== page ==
And finally, September 21-27 is World Reflexology Week. Oh, if only Mom could shake the dementia, she could teach us about the pressure points on hands and feet to release stress, diminish pain, treat sinus infections, and improve energy.  You can Google reflexology for resources and diagrams to get started.

Enjoy this last full week of September. Another of the poems I read to my mother was “Autumn Fires,” about burning leaves. She had me read it aloud twice, and the final lines had her smiling: …The red fire blazes, ~ The grey smoke towers, ~ Sing a song of seasons! ~ Something bright in All! ~ Flowers in the summer, ~ Fires in the fall!   

acupressure feet

acupressure hands



Filed under autumn lessons, Dementia/Alzheimer's, lessons for great-grandchildren, making a difference


My version of Green Eggs and Ham.  (Pictures by Marylin Warner)

My version of Green Eggs and Ham. (Pictures by Marylin Warner)



"T's the last rose of summer, Left blooming  alone."  ~ Thomas Moore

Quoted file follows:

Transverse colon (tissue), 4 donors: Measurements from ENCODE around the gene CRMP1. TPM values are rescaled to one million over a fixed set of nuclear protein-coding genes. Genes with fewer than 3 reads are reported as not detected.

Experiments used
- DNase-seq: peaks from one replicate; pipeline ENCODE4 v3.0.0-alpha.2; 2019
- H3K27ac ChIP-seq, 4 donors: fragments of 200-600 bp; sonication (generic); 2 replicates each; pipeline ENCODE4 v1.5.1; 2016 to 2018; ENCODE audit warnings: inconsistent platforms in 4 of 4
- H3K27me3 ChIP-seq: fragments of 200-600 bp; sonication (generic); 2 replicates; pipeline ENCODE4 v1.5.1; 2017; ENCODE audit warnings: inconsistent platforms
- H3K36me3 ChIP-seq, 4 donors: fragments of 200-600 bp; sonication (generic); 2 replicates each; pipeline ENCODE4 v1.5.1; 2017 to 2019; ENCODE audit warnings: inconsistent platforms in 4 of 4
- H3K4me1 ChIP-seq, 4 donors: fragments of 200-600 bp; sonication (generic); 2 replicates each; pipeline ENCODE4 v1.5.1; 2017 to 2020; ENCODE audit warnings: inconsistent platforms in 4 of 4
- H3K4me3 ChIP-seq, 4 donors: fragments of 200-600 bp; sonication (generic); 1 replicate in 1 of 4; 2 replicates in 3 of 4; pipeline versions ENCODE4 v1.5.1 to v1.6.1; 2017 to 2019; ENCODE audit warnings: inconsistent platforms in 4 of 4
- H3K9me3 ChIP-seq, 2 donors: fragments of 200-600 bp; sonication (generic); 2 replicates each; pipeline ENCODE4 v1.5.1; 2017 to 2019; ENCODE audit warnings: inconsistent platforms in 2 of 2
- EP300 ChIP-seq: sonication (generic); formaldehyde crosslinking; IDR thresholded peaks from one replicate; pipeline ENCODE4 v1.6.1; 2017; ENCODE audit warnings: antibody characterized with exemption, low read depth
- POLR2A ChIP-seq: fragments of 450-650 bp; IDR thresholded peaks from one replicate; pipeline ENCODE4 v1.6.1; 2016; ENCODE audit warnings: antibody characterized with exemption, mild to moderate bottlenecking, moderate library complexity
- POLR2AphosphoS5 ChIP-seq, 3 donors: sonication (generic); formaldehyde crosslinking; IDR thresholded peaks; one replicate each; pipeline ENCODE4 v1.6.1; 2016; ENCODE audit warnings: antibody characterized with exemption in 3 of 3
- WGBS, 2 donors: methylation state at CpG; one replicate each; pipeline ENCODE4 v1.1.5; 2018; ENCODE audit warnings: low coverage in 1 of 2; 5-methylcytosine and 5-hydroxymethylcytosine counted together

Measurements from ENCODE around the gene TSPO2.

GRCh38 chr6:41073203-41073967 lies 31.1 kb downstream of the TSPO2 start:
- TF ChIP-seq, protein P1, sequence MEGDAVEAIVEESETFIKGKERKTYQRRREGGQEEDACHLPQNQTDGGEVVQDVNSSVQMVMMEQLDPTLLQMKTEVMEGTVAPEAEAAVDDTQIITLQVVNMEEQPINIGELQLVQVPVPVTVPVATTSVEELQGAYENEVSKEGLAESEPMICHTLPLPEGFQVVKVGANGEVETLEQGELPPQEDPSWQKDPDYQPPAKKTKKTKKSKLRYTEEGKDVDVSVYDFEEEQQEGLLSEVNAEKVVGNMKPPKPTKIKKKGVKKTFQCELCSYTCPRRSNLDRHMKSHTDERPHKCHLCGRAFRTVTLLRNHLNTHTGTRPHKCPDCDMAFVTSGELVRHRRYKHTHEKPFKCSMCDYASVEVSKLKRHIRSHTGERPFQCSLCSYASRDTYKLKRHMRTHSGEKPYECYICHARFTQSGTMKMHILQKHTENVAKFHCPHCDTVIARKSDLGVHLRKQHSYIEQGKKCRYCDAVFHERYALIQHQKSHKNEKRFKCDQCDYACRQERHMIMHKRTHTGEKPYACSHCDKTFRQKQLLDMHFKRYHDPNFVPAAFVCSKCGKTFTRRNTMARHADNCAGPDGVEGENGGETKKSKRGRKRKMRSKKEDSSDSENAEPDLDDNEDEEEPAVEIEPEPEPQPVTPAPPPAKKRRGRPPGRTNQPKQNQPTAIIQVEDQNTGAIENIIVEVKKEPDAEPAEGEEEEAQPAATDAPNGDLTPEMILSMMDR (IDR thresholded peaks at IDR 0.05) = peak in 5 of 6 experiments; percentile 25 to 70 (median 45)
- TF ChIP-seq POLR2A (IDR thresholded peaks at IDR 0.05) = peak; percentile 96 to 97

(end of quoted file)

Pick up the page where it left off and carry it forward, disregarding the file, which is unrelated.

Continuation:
“T’s the last rose of summer, Left blooming alone.” ~ Thomas Moore

On September evenings, cats cuddle for warmth.

On September evenings, cats cuddle for warmth.









My dad often reminded me to not wish my life away…to never want a day or event to come so quickly that I overlooked the gifts of today.   He was a wise man.

In keeping with his advice, I will celebrate today—National Bacon Lover’s Day, rough work but somebody has to do it—and at the same time applaud Dr. Seuss’ GREEN EGGS AND HAM.

Combining special days and foods is a form of multi-tasking, and if the green in my scrambled eggs comes from spinach, it’s actually kind of healthy. Right?

September is almost here, and oh, how I love September.  The rose bush that had given up for awhile now shines with one last rose of summer; the deer visit our back yard at will; and our neighborhood is alive with the laughter of helmeted school children learning to ride their bikes without training wheels. Three cheers for September!

Still cringing from last week’s  “pre-emptive sympathy card,” I’ve decided do something much more fun and make “pre-emptive preparations” for some of September’s special days. For instance, how much more fun will it be on Sept. 5th “Be Late For Something Day” if we carefully decide in advance what we’ll be late for, and how we’ll make our late entrance.